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Commerce resents losses due to government mistakes



From time to time, the state makes some mistakes, and their consequences are borne by the business due to unnecessary losses. Now some voices are being raised in protest, demanding responsibility and compensation. The Customs Administration has introduced a system for paying duties through an electronic cash desk since the beginning of this month. The system did not work properly, as a result of which importers could not clear their goods through customs. A week later, customs restored the possibility of issuing a manual free order, paying duties in other ways, as before, and exempting from interest for late payment of customs duties. It took another week for the system to stabilize, and in the meantime, importers had to pay heavy fees for demurrage and container delays. Customs has asked custodians and shipping companies to waive such charges, but they are not required to do so, as the Supreme Court ruled in India International Airport Authority v. Grand Slam International of

First published: 23 Apr 2023 | 23:50 IS


Jeff Schell, CEO of NBC Universal, resigns after investigation



Jeff Schell, chief executive of NBCUniversal, is leaving the company after investigating inappropriate workplace relationships, Comcast’s owner has said. said in a statement on Sunday.

In a statement, Mr Schell said Sunday would be his last day and that he had “an inappropriate relationship with a woman in the company.”

“I am truly sorry that I let down my colleagues at Comcast and NBCUniversal, they are the most talented people in the business and it has been a privilege to work with them for the last 19 years.”

Comcast’s brief statement did not say who will replace Mr. Schell at NBCUniversal, which he has been running since 2020.

But in a note to employees Sunday, Comcast chief executive Brian Roberts said Mr. Schell’s senior team would report to Mike Kavanagh, Comcast’s president, allowing Mr. Kavanagh to effectively control NBCUniversal.

“We are disappointed to be able to share this news with you,” Roberts wrote. “We built this company on a culture of integrity. There is nothing more important than how we treat each other.”

News of Mr. Schell’s departure from NBCUniversal carried the news across New York and Hollywood, where he ran Comcast’s sprawling entertainment empire. His departure comes at a pivotal time for Comcast, which is undergoing a difficult transition from its traditional TV and cable business to a future based on video streaming, broadband Internet and wireless services.

Peacock, NBCUniversal’s streaming service, has gained momentum in recent months but remains small compared to its peers. Peacock has over 20 million paying subscribers, which is significantly less than either Netflix (232 million) or Warner Bros. Discovery offering HBO Max and Discovery+ (96 million). Some big media streaming companies are still losing money, and Peacock is no exception. The company lost about $2.5 billion last year and is projected to lose another $3 billion this year.

NBCUniversal also owns many cable networks, including Bravo, E!, MSNBC and USA, which are facing declining traditional TV audiences.

The investigation into Mr Schell began in recent weeks after a woman involved in the relationship filed a complaint, according to two people familiar with the investigation’s timeline. Mr. Schell continued to carry out his duties while the investigation was ongoing, holding previously scheduled meetings with lawmakers in Washington and working on other issues. Mr. Schell was also scheduled to attend a White House Correspondents Association dinner in Washington with his wife next Saturday.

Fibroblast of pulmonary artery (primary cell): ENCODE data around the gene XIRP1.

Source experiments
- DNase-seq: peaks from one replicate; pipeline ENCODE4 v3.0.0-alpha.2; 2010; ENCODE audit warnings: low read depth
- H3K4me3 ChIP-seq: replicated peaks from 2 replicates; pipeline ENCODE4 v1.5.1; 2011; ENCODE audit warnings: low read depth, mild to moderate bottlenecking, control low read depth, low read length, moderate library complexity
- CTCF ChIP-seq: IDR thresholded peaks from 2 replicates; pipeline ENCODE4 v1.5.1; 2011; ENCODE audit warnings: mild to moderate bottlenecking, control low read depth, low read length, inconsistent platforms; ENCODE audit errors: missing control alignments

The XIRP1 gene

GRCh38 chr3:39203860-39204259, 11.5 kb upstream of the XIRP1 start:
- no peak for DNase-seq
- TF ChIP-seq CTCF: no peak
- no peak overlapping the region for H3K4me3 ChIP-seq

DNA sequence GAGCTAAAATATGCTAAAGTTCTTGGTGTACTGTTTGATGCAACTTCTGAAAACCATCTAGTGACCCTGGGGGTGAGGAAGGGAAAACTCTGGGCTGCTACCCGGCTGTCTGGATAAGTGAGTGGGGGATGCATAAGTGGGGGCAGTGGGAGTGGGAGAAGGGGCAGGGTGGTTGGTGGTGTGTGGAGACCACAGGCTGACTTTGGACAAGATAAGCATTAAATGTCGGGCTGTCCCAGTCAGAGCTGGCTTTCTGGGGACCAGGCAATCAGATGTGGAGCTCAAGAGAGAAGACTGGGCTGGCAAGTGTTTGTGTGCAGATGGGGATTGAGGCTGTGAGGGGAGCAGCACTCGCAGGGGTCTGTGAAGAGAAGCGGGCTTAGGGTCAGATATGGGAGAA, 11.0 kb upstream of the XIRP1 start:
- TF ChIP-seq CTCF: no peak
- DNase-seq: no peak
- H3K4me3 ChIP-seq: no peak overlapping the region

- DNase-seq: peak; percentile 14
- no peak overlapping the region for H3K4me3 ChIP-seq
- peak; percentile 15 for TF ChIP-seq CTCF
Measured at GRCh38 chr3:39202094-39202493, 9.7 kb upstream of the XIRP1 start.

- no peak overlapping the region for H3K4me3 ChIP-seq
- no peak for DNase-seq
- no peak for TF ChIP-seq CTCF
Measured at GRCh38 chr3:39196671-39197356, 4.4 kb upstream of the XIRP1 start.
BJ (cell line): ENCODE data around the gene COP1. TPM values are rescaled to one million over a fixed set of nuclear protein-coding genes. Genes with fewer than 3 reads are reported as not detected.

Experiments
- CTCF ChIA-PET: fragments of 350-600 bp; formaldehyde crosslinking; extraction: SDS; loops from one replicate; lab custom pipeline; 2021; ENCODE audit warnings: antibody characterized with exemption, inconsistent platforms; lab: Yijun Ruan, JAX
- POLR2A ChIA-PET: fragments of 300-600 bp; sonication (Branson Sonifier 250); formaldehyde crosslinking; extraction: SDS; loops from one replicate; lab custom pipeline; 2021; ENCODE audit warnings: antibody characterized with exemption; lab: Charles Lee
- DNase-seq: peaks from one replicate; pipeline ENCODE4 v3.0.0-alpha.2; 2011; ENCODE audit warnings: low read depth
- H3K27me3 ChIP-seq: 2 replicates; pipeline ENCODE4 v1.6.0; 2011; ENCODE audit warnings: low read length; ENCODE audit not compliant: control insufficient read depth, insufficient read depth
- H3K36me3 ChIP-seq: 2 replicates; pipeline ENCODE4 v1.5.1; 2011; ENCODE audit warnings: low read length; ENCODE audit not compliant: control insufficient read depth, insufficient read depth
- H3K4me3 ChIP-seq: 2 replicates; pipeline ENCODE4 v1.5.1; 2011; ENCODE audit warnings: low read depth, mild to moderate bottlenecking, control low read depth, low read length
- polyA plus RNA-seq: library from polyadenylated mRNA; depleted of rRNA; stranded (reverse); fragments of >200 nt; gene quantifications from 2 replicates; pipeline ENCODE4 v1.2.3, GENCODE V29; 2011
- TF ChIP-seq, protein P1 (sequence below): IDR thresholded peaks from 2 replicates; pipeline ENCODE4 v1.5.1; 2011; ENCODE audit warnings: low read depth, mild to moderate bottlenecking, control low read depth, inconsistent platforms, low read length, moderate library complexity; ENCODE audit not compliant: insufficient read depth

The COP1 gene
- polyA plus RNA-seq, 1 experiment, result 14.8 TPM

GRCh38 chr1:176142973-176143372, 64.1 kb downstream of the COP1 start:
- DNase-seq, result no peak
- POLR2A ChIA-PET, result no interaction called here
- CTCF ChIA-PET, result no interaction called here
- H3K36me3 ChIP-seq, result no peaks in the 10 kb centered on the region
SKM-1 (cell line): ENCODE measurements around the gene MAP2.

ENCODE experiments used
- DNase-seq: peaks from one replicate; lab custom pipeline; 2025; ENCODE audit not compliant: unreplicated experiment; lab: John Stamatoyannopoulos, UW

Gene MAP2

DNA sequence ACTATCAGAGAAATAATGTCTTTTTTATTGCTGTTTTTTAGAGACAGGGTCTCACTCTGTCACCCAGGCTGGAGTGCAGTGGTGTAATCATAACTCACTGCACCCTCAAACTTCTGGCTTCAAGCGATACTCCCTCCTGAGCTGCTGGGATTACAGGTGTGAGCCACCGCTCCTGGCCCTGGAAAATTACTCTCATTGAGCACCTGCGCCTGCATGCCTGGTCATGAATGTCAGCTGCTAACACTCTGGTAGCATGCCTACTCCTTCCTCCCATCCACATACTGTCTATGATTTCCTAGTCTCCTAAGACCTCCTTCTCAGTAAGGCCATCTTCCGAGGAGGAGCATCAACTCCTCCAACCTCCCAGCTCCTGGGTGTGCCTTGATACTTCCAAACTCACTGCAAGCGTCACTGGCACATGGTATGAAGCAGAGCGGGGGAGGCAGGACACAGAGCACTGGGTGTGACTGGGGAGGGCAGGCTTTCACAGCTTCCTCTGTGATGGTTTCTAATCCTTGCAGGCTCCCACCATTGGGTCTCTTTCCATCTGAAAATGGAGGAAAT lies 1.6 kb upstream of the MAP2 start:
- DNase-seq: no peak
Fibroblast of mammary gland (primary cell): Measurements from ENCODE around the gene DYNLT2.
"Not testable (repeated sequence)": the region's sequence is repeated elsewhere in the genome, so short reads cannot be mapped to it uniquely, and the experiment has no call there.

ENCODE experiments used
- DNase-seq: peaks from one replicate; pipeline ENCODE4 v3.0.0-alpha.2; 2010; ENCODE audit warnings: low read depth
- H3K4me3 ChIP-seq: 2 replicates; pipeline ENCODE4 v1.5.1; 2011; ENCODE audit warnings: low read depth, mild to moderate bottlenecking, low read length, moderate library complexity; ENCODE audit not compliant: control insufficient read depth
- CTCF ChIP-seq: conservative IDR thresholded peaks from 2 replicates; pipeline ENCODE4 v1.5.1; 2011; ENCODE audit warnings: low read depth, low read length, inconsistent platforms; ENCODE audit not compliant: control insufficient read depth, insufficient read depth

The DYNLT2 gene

The third-party law firm’s investigation was not widely known within Comcast until after it was completed, according to three people familiar with the matter. Mr. Roberts and Mr. Kavanagh called the executives who work directly with Mr. Shell this weekend to inform them that Mr. Shell is leaving and to inform them of the abrupt change in leadership.

Although Universal Pictures is not the largest film studio in Hollywood, it is quite successful. 2022 highlights include Jurassic World: Dominion and Minions: The Rise of Gru. This year started off even better: The Super Mario Bros. Movie approached $900 million in worldwide ticket sales in just three weekends in theaters, making it the company’s highest-grossing animated film of all time.

Other highly anticipated films due for release this year include the 10th installment of the Fast & Furious franchise and Christopher Nolan’s highly anticipated Oppenheimer about the famed nuclear physicist. The studio has also launched a flexible distribution strategy that uses a phased rollout between theaters and its big-movie streaming service Peacock. For smaller films like Marry Me starring Jennifer Lopez and the horror film Pyro that came out last year, theatrical and streaming debuts are happening at the same time.

The company’s theme parks have also been a bright spot, with higher attendance and guest spending resulting in record profits last year. The company plans to open theme parks in Las Vegas and Frisco, Texas in the next few years.

The company will report quarterly earnings this week and it will be a conference call that will be scrutinized.

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Trader Joe’s Union Wins Oakland Store Election



Trader Joe’s, another grocery store, formed a union this week, making it the company’s fourth store to organize in the past year.

Trader Joe’s United said it won the election at the Rockridge Store in Oakland, California after a National Labor Relations Board ballot count in which workers voted 73 to 53 in favor of unionizing.